Bookmarks for July 23rd through August 11th

These are my links for July 23rd through August 11th:

  • An Internet-Ready OS From Scratch in a Week — Rump Kernels on Bare Metal (NetBSD Blog) – An alternative approach to building a custom OS for running an application as a service. Unlike the MirageOS/Unikernel approach this solution doesn’t require applications be written specifically for the minimal OS. That is, thanks to the NetBSD userspace libraries and libc, one can take an existing POSIX application (such as the httpd in mentioned in the article) and run it on a purpose built OS. No need for a general purpose OS and all of their potential attack vectors.
  • Unikernels: Rise of the Virtual Library Operating System – ACM Queue – An overview of the MirageOS unikernel project, which focuses on providing a customised operating system for single-purpose appliances running on a hypervisor. That is an OS purpose-built from a library of components the result of which includes only the functionality required for the target appliance rather than, say, running a full general-purpose OS with a multitude of supporting daemons/services in order to host a database. This seems like really interesting research into how to provide safer, more efficient, operating systems for the cloud. It also has the (noted) advantage of being one of few research OS’s that doesn’t require an everlasting supply of students to write device drivers for new hardware. As MirageOS runs on the Xen hypervisor the only drivers required are those for the virtual devices Xen exposes.

I wrote about about why these posts are being generated here: Sharing Links.

Bookmarks for July 18th – Special Remote Worker edition

These are my links for July 18th, a special edition about remote working:

  • Being a Remote Worker Sucks – Long Live the Remote Worker – Scott Hanselman – Scott Hanselman writes well on the pros and cons of being a remote worker and gives some tips on how to improve the situation.

    Having been a 100% remote worker for about the past 13months (barring monthly office visits for the first 9 months or so of that) I agree with pretty much everything in here, especially the items about status and team building.

    I have no experience with the ‘do be seen’ item, but each team I’ve worked on in the 13 months I have been remote have had a sufficient text chat solution that I feel pretty decently connected to folks most of the time.

    The item on ‘find a place to be productive’ is good advice, but don’t read it as mandatory that you need a place other than your desk at home. I have worked in coffee shops and libraries on a couple of occasions, but only out of necessity. I’m a creature comforts and familiarity kind of guy so am 100% happy and feel at my most productive when working from my little study/office room.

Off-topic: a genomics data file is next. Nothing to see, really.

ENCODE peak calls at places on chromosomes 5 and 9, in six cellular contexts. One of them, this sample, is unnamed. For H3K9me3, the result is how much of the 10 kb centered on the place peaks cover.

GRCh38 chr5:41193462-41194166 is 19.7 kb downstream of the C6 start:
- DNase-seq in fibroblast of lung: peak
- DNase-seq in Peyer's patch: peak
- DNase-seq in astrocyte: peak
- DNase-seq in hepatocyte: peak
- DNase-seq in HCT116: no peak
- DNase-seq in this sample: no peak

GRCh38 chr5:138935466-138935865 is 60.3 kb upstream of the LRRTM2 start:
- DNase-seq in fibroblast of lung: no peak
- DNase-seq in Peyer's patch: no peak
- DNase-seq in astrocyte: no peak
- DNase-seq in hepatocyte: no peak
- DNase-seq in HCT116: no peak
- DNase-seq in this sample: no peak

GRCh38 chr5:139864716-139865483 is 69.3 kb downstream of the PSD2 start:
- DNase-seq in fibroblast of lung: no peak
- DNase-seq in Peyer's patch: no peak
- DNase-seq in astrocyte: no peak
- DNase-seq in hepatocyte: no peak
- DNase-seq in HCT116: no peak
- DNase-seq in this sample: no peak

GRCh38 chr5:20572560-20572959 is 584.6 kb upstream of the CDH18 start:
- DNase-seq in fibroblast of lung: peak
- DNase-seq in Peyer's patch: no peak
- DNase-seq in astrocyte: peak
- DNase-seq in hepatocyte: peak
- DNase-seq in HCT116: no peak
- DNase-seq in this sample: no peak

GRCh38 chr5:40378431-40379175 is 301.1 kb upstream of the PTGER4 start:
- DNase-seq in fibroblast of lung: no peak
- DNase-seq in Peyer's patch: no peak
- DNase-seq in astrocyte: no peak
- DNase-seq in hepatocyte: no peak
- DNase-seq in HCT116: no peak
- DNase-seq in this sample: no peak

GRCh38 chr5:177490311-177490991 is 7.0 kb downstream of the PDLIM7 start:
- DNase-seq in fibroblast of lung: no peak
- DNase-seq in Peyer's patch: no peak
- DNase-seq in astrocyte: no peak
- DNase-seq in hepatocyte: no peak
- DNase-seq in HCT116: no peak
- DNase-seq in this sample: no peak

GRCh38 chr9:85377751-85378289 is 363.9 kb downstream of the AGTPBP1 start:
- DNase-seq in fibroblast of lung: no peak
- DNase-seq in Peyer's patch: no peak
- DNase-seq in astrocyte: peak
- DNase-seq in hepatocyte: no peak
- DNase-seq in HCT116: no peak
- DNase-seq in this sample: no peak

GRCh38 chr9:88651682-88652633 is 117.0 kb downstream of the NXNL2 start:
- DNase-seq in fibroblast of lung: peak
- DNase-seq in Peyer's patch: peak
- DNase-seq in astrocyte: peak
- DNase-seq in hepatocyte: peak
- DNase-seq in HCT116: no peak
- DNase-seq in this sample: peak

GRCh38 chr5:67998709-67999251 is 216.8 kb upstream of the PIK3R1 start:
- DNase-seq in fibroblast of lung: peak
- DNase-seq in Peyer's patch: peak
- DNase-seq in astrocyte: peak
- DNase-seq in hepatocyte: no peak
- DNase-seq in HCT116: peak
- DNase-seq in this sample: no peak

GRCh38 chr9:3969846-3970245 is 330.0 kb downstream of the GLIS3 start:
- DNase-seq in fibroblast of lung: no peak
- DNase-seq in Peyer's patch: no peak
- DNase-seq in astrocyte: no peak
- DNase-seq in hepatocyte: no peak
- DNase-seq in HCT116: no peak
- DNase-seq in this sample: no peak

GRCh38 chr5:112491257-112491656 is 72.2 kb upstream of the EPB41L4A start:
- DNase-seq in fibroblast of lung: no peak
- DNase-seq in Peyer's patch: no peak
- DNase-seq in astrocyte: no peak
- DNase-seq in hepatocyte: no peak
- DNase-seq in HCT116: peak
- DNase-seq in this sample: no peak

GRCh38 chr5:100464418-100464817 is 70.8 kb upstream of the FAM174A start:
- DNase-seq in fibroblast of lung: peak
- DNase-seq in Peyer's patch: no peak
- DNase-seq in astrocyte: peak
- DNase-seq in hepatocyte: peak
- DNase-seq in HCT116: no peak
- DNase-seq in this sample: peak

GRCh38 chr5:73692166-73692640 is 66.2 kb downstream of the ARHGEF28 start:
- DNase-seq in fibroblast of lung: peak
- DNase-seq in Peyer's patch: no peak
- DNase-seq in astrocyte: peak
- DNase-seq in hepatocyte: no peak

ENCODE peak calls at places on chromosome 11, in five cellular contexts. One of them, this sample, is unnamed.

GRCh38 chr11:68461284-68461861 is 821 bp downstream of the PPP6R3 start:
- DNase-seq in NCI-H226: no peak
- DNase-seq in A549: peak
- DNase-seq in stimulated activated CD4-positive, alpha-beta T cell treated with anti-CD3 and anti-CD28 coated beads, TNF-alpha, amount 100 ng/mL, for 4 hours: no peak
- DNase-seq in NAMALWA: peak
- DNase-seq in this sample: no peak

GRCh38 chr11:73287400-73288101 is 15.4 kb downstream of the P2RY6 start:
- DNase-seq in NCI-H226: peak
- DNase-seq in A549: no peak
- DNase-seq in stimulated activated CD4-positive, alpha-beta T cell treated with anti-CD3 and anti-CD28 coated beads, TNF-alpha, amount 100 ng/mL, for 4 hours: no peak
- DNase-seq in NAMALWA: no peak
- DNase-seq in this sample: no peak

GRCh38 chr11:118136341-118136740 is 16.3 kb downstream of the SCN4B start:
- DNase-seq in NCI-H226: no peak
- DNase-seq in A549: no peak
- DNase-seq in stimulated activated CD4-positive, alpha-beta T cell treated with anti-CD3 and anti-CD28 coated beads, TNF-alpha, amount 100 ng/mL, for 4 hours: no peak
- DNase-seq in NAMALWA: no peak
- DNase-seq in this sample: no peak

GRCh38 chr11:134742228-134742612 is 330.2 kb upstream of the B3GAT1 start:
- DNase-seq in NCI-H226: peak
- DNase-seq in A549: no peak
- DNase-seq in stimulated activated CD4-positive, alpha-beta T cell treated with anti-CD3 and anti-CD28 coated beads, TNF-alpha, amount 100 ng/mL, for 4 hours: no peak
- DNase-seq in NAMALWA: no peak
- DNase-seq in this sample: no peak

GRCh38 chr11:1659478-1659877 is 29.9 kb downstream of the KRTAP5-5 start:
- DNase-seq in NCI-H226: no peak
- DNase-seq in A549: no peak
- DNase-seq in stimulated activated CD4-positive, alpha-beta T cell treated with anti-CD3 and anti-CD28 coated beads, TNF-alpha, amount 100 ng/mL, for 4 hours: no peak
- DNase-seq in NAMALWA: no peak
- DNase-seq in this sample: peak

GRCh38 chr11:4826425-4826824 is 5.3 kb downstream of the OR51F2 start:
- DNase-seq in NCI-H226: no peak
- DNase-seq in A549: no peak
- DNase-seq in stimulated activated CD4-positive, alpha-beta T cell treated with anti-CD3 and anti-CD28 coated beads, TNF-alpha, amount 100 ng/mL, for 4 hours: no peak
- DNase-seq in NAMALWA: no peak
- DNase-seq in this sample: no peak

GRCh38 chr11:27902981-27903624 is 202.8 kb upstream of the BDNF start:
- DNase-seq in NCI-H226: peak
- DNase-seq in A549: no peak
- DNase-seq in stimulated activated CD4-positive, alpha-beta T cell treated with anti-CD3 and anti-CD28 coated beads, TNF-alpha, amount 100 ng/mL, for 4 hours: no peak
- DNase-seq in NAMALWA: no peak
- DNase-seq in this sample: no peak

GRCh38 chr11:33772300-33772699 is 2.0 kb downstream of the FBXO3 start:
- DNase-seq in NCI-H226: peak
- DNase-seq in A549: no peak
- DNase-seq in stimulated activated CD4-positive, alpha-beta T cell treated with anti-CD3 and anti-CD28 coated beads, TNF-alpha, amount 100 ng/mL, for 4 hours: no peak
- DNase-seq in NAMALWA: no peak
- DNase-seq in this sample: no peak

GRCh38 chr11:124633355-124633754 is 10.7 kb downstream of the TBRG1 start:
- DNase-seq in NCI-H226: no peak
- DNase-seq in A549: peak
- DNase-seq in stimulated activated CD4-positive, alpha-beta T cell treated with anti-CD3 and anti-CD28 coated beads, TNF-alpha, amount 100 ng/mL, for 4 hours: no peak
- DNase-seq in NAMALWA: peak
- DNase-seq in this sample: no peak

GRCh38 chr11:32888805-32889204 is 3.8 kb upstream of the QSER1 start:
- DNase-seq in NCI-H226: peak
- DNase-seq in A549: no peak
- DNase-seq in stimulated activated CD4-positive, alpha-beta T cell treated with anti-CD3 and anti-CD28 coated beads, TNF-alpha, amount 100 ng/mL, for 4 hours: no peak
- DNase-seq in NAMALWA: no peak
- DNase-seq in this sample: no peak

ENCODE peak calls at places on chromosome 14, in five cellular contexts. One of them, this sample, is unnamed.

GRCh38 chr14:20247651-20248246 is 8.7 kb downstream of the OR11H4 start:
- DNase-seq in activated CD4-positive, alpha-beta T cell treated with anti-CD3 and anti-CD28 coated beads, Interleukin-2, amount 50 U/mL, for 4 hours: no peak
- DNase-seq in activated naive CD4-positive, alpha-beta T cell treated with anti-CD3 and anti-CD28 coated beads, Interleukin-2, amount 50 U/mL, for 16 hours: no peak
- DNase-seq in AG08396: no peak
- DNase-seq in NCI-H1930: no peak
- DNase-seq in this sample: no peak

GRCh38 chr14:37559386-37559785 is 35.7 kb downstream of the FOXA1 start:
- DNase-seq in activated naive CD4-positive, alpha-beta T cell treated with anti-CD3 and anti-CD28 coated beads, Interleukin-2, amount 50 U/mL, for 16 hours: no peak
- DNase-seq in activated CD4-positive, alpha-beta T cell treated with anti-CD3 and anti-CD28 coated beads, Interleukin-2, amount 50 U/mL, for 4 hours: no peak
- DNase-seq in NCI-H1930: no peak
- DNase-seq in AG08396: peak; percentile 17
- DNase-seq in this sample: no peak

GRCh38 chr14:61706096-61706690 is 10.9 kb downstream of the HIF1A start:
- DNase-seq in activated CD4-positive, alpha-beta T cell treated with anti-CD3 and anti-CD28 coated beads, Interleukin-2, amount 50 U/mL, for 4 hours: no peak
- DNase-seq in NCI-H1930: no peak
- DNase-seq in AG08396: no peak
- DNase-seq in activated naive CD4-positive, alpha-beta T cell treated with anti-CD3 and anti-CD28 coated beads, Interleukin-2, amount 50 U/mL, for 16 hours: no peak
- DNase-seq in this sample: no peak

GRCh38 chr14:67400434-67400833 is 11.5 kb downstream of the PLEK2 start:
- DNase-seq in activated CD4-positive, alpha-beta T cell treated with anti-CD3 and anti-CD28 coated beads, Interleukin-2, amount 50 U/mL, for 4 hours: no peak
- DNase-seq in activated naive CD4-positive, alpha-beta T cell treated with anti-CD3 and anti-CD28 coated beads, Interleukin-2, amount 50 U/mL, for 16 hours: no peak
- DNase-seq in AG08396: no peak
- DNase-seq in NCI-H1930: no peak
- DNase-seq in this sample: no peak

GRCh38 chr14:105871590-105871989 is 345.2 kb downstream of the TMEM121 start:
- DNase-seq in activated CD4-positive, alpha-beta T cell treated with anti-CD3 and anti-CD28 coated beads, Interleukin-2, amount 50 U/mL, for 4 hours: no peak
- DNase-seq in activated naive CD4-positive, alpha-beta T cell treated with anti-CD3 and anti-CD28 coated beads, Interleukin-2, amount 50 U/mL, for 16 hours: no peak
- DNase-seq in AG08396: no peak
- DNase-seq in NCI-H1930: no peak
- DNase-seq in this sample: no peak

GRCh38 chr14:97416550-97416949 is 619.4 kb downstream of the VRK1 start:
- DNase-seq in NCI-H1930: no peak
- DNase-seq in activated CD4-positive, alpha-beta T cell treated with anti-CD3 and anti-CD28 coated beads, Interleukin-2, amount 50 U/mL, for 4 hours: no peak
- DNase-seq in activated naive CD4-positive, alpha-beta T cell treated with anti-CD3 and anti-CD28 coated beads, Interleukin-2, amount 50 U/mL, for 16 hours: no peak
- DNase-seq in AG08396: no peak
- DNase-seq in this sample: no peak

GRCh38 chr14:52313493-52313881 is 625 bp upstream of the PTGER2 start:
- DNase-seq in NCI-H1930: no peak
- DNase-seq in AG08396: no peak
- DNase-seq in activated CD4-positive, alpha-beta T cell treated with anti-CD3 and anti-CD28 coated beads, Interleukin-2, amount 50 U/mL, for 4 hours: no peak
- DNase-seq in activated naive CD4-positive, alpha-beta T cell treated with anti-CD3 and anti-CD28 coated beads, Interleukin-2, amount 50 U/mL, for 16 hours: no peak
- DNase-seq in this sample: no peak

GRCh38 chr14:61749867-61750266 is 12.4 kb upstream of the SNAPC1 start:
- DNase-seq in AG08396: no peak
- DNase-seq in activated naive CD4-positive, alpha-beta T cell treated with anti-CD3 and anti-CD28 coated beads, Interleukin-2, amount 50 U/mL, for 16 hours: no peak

• Scott Hanselman – 30 Tips for Successful Communication as a Remote Worker – Some communication tips for remote workers from remote workers at Microsoft.

    This is all good stuff, at least in spirit (it is, perhaps obviously, Microsoft tech centric) and matches pretty well to the list of things I came up with whilst working remote for a large corporation.

    Now that I’m in a smaller team with a majority of remote workers some of this stuff is less relevant to my current situation, but all of it is worth bearing in mind for remote workers.

I wrote about about why these posts are being generated here: Sharing Links.

Bookmarks for May 16th through June 27th

These are my links for May 16th through June 27th:

  • The Fermi Paradox – Wait But Why – Good overview of the Fermi Paradox, "So where is everybody?", and some of the possible explanations.
  • cabel.name: Coda Toolbar and the Three Pixel Conundrum – This is a fine example of the sort of thing that drives me crazy when doing user interface development. You can spend hours, days, weeks fighting the toolkit to tweak a pixel (or in this instance 3). I can't deny that the end results usually look lovely, but I'm happy to leave the toolkit battling (and inevitable reimplementation of a standard toolkit widget) to someone else.
  • To Wash It All Away (PDF) – James Mickens has written a series of amusing columns for USENIX's online magazine. This one on web development resonated the most with me – I have a strong dislike for web development and JavaScript. I was going to include a few quotes here but it really deserves to be read in its entirety.

I wrote about about why these posts are being generated here: Sharing Links.